Dick MacInnis has announced the release of Dream Studio 12.04.1, an Ubuntu-based distribution featuring a collection of open-source applications for creating graphics, videos, music and websites: "Dream Studio 12.04.1 has been officially released. New features include: upgraded base system, based on the Ubuntu 12.04.1 install disc; many upgraded packages, such as Ardour, Blender, and GIMP; the Dream Studio audio indicator by default, instead of QJackctl; the addition of a hardware-specific software installer for some audio hardware; the addition of all the KXStudio repositories; the addition of slowmovideo by default, as well as a new graphics repository; many, many, small tweaks and performance upgrades. This is the latest release in the 12.04 series for Dream Studio. Any current 12.04 users will be upgraded automatically." Here is the brief release announcement.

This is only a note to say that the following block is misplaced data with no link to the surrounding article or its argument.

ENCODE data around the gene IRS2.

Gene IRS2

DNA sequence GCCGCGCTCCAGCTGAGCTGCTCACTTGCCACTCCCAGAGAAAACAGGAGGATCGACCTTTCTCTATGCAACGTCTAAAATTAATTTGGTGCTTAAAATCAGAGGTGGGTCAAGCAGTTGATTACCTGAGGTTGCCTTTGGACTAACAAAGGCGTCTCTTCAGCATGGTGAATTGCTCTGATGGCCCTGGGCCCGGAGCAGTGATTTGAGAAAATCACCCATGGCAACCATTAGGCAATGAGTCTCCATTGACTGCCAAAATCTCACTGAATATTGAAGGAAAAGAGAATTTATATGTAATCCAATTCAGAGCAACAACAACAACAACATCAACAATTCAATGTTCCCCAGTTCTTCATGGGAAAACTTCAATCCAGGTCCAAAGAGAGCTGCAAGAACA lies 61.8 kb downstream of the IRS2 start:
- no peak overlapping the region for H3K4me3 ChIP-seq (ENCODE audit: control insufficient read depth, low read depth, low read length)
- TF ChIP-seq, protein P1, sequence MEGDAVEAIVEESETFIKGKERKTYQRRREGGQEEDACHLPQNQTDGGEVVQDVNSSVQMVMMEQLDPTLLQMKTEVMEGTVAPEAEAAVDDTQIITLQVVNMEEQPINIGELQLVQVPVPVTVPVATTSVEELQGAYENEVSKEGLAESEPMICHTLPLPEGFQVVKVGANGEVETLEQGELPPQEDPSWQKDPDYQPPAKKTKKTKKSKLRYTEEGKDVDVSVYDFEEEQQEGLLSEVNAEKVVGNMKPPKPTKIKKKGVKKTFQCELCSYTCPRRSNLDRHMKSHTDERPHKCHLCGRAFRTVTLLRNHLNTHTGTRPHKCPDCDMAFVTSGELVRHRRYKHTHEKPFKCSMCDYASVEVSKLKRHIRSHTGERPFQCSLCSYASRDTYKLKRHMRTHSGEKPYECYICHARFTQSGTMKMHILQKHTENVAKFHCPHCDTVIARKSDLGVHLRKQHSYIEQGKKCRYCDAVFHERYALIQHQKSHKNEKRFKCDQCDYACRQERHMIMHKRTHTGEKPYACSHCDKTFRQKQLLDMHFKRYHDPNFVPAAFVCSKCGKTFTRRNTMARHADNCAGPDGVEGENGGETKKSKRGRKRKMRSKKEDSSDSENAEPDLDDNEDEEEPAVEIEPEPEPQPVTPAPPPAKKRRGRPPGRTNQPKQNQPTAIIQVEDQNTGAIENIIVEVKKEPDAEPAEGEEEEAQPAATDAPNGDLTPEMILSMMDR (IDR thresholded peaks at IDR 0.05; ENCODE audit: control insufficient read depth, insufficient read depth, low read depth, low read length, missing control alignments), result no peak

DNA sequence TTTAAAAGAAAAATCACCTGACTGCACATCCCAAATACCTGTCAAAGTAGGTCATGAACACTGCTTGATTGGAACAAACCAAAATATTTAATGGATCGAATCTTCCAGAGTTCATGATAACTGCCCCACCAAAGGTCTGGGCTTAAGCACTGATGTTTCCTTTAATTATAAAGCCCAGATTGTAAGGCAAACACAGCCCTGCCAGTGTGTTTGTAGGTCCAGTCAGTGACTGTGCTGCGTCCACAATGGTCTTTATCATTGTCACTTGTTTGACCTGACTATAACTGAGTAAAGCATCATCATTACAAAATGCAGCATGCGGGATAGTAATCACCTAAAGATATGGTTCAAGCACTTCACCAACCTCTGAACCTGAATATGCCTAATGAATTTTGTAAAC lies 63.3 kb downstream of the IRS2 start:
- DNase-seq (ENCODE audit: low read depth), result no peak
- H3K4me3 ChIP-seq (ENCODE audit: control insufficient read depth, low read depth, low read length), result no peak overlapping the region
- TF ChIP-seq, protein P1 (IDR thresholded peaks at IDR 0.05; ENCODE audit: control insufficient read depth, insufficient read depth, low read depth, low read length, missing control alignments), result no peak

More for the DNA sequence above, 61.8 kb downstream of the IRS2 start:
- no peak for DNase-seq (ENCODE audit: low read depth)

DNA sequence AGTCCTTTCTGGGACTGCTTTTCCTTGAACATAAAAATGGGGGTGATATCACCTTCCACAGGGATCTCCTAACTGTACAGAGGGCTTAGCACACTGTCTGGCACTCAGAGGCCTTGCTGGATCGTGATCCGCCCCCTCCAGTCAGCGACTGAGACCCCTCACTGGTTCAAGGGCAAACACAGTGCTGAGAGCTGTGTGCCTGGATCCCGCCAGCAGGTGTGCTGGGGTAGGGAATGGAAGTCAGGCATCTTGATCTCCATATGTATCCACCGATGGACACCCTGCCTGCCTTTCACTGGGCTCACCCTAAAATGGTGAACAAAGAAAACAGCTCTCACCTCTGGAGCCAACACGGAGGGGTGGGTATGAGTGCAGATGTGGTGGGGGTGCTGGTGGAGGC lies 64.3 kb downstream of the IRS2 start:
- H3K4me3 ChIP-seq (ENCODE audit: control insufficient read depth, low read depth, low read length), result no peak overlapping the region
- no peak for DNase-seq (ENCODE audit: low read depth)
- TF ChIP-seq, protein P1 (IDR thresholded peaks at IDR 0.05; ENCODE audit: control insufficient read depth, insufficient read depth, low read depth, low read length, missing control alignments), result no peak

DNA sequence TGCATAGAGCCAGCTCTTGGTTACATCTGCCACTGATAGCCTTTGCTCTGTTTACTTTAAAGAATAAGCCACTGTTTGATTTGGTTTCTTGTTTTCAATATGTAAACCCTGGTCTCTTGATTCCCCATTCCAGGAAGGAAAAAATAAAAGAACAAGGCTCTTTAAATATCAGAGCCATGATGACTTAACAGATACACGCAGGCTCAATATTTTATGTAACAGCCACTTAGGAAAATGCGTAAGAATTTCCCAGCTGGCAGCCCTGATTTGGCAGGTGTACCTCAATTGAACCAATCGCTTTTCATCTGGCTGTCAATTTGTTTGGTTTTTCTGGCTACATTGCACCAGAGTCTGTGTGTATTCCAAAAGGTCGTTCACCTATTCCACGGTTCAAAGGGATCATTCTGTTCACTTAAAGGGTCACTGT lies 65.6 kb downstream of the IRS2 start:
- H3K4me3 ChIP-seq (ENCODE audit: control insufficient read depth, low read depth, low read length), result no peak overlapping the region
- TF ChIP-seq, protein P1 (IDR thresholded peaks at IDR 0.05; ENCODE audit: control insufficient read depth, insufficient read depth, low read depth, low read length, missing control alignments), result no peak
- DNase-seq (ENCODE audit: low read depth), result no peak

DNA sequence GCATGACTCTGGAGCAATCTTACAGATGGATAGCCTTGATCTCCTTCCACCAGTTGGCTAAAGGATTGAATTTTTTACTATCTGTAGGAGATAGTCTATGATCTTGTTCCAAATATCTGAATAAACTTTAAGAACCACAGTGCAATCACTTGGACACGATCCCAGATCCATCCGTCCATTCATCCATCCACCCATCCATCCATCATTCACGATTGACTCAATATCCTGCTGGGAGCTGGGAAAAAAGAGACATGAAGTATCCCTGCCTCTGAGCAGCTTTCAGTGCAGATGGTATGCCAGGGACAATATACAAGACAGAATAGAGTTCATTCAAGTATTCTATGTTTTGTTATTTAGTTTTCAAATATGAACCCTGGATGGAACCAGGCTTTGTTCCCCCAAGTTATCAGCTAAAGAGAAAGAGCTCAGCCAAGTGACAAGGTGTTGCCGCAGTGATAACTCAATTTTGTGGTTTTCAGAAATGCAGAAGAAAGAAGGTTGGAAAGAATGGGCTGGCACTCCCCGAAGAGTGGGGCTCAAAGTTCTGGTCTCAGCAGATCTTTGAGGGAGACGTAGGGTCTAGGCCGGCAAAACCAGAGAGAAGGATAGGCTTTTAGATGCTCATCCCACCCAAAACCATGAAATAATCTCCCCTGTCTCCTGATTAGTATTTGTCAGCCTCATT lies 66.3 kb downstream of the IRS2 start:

GALPon MiniNo 2.0
Miguel Anxo Bouzada has announced the release of GALPon MiniNo 2.0, a Debian-based distributions for legacy computers - the ones made twelve (or more) years ago: "On 16 November 2002 the Pontevedra Linux Users Group, Grupo de Amigos Linux de Pontevedra 'GALPon', was formed in Vigo, a city in the province of Pontevedra, in Galicia in north-west Spain; its objective was to promote the use of GNU/Linux and free software in general, while offering a meeting point for all enthusiasts for this software. Today, 10 years later, to commemorate that day, we are releasing the latest version of our 'distro' GALPon MiniNo v_2.0 aka 'Ártabros' and we are launching this new website which we hope will be more user friendly than the earlier one. It is our hope that this latest version of GALPon MiniNo will be useful and we look forward to your continuing support and your suggestions for further enhancements." Visit the distribution's news page to read the brief release announcement.
GALPon MiniNo 2.0 - a Debian-based desktop Linux distribution with LXDE
(full image size: 172kB, screen resolution 1280x1024 pixels)
Canaima GNU/Linux 3.1